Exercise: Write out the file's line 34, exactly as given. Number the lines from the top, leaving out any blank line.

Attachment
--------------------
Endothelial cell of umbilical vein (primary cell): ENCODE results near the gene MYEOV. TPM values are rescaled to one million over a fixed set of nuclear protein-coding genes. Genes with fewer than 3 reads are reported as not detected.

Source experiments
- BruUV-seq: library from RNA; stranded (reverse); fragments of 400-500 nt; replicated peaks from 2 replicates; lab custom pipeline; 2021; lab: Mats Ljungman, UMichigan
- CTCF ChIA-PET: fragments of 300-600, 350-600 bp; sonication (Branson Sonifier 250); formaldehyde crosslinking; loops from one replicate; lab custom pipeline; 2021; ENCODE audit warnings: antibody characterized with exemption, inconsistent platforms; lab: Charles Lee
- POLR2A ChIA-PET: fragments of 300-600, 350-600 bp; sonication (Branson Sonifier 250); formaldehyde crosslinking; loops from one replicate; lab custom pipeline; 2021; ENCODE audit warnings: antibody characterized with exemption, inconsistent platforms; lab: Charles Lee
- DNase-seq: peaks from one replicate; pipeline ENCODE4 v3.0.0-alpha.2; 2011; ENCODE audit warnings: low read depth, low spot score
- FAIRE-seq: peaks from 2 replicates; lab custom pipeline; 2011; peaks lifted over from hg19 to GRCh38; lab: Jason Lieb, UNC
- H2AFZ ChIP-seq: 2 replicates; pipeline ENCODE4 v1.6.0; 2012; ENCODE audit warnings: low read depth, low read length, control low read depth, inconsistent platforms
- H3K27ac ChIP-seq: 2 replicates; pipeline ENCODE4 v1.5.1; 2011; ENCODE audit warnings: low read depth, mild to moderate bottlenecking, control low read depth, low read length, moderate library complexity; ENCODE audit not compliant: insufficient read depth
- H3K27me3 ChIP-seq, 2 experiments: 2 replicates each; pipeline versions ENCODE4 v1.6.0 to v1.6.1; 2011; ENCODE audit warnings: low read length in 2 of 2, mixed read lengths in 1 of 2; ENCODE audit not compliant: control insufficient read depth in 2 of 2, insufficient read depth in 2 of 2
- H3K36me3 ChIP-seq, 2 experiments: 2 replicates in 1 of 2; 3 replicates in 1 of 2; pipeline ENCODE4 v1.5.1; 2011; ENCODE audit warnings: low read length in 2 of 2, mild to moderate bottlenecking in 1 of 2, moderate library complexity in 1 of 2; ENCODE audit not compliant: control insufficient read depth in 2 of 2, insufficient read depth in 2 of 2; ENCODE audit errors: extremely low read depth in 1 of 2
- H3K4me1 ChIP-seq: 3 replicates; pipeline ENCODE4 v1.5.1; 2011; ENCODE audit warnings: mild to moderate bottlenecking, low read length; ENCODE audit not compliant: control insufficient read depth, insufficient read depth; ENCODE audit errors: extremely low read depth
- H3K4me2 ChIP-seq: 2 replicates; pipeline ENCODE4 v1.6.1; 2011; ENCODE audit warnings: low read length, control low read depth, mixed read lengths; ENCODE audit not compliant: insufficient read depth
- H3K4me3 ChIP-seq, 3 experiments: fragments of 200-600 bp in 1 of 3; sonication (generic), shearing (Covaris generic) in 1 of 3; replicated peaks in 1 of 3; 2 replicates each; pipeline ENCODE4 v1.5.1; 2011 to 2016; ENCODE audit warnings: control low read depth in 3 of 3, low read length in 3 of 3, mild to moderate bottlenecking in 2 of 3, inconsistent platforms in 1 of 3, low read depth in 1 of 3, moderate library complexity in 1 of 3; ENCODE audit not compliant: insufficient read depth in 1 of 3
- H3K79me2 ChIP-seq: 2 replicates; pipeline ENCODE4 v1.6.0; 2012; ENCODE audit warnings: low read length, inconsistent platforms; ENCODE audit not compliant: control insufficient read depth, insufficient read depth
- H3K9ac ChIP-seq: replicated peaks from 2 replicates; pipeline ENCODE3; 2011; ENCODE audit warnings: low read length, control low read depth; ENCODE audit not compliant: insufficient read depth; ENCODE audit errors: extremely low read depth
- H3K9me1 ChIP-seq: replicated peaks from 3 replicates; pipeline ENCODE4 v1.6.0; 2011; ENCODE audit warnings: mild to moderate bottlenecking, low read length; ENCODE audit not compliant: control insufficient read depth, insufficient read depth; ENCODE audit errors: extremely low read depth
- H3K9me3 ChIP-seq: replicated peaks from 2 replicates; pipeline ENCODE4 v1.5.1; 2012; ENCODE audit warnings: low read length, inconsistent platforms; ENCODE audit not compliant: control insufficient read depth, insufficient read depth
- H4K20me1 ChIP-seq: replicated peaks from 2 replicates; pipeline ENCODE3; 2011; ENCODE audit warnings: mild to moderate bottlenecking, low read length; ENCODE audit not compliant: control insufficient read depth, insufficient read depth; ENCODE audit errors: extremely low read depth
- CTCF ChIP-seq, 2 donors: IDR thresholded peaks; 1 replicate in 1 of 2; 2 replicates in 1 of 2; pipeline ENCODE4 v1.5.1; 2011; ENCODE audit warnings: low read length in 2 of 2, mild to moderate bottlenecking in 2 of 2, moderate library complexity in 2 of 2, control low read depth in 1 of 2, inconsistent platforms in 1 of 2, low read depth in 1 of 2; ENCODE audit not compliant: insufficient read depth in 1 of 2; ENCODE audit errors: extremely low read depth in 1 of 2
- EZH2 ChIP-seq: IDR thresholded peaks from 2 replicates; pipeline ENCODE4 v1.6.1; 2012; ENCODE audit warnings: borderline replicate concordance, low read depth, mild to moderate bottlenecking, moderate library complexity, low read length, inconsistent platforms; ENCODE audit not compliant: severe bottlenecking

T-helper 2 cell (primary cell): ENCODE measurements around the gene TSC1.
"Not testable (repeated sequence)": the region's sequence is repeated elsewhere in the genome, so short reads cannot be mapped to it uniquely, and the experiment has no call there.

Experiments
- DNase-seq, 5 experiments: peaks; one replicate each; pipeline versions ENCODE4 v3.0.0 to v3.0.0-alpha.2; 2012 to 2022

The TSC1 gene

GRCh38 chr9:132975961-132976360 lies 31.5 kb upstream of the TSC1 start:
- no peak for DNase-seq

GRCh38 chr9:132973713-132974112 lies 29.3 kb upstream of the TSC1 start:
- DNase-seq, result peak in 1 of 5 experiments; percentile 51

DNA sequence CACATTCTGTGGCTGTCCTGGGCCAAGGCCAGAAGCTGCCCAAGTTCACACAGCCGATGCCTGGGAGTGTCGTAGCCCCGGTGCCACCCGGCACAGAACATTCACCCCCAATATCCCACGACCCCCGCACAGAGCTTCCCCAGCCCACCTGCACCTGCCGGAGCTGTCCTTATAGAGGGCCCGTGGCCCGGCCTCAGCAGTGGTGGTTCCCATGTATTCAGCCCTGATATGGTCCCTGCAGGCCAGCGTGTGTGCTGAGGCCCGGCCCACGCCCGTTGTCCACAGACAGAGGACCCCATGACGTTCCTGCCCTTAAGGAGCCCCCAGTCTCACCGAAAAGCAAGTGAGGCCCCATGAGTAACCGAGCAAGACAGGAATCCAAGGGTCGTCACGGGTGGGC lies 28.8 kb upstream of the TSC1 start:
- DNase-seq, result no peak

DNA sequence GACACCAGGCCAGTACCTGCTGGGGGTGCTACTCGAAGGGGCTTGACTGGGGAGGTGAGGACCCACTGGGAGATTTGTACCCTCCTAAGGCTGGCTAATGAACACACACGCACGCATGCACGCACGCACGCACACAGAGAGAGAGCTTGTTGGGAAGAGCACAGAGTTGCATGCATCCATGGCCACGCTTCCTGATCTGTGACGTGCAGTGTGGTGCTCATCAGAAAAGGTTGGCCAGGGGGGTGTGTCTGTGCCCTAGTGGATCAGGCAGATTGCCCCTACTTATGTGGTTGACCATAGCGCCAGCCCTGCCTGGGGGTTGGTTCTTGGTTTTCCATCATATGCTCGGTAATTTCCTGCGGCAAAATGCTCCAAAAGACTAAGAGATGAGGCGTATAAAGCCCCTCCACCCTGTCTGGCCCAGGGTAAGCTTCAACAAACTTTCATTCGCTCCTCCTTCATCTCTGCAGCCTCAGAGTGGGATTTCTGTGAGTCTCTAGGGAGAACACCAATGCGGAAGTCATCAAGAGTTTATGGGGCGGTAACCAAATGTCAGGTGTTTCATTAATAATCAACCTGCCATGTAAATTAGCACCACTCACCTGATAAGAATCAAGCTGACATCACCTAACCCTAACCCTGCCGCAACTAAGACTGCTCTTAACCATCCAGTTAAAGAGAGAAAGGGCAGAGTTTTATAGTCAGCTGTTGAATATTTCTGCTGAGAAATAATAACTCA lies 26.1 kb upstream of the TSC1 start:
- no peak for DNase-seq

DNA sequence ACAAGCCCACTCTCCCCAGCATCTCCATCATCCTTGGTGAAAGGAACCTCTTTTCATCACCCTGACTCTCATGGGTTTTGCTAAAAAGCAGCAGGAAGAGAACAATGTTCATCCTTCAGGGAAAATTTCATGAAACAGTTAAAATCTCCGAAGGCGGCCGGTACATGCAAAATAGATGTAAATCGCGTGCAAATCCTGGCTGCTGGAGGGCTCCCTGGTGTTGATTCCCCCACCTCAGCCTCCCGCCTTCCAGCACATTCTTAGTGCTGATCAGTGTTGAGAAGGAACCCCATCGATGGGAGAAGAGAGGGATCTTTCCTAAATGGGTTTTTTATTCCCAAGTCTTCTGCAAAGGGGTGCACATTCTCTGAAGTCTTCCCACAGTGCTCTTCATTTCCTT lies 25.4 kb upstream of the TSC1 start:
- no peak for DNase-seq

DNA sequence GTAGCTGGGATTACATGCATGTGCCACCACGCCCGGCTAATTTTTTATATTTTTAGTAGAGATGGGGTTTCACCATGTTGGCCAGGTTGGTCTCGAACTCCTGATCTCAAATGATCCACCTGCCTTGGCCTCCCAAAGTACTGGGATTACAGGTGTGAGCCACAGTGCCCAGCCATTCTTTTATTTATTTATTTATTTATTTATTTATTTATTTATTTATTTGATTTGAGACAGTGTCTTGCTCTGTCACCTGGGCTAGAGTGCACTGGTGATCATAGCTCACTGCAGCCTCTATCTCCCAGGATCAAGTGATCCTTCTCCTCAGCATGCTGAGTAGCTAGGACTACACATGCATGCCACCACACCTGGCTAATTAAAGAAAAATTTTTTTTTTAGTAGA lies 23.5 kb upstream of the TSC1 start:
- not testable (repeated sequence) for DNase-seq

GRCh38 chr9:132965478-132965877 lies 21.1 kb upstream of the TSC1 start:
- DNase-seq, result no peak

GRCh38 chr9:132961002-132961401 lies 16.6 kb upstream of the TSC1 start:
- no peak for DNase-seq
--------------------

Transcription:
- no peak for DNase-seq